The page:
Mary or Martha? Which Sister Are You? –

(Photo: Unsplash)

These two sisters have always intrigued me. If I answer the question, am I a Mary or a Martha—I would say I’m both. Sometimes, I’m a Martha serving others, especially during family events or the holidays. Then during the cold wintry days of January, all I want to do is sit at Jesus’ feet and be a Mary. Since the Bible teaches balance in doctrinal truths, what’s the balance between these two sister’s actions? Why did Jesus rebuke the sister who was serving him delicious fish and bread on a platter with figs? And why did he refuse to tell her sister to help?

In Luke 10:38-42, we get a glimpse into this family that loved Jesus and supported his ministry. Jesus loved Lazarus, the same Lazarus he raised from the dead, and his two sisters, Mary and Martha. They hosted many of the gatherings for Jesus and his followers in their home. In this story, Luke writes that Jesus is brought into a family squabble when one sister is upset with the other.

My imagination has Martha clanging pottery in the kitchen trying to get Mary’s attention to help her. Maybe sighing out loud, over and over? How about giving Mary looks that could kill behind the Lord’s back? Finally, in the middle of traipsing back and forth with hot steaming bowls of lentil soup, Martha tells Jesus with her hand on her hip, to tell her sister who’s sitting at his feet, to help her.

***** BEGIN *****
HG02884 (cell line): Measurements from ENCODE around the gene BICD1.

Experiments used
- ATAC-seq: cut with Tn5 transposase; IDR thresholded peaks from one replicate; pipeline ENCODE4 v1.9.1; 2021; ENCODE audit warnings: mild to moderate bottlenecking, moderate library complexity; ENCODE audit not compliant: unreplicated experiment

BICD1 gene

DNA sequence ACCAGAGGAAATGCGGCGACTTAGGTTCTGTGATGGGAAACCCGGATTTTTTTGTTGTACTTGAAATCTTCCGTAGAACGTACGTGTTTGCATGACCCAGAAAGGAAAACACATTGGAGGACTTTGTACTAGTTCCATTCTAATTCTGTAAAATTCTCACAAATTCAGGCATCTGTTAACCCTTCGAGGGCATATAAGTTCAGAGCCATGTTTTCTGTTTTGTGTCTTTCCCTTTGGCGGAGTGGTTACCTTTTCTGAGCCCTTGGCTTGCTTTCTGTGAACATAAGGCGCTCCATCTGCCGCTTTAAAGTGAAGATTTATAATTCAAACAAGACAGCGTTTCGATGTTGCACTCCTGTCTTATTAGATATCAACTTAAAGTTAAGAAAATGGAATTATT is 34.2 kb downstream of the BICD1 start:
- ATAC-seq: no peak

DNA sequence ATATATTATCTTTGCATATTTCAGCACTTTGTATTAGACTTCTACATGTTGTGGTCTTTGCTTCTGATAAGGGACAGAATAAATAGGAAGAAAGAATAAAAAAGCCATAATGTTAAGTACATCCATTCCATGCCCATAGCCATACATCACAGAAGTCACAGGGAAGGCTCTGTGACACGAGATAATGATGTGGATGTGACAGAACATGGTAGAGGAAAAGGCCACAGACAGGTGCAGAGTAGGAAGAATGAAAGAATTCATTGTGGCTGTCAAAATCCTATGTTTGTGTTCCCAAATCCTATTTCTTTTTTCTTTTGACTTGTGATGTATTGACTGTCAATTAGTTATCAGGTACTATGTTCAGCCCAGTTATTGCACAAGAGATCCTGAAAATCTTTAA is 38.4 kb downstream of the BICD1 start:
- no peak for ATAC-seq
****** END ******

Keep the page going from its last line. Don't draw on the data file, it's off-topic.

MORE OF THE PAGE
Been there? I have. When I was a young mother and wife, I would host a party or holiday dinner, get in over my head, and then expect my husband to help me in my anxiety to get it done before our guests arrived. He would sit without a care in the world, watching a football game oblivious to the cloth napkins that needed to be ironed and the red ring in the guest bathroom toilet. I would ask the Lord in my martyr voice to convict the heartless, lazy, uncaring husband of mine to read my mind, and carry the chairs out of the kitchen, so I could scrub the wood floors on my hands and knees.

After a few episodes like this, I finally learned. This was my own standard and my own doing. I created my own work for myself. I’m not saying husbands or children shouldn’t help; I’m just saying they don’t have to rescue you from yourself. That’s the Martha Jesus rebuked, not her hospitality. An important point is that Jesus doesn’t reprimand Martha until she tells him to scold her sister. She puts him in the middle of it.

Jesus lovingly tells Martha (Martha, Martha), she is worried and troubled over things that will pass away. Serving others is not the issue. Serving others is a good thing, it’s one of the gifts of the Holy Spirit. It’s the fussing and fuming to get it all perfect. To exhaust one’s self in matters that will pass away. Jesus loved them both. But Mary chose the good part. She chose the deep longing and yearning to cultivate a loving relationship with him.

We don’t have to choose; you don’t have to be a Mary or a Martha—or in my case, a Martha in December and a Mary in January—we can be both at the same time. We can serve others with love and joy, from the peace that passes all understanding in our heart, that comes from choosing the best part.

Jesus Mary and Martha serving

Editor's Picks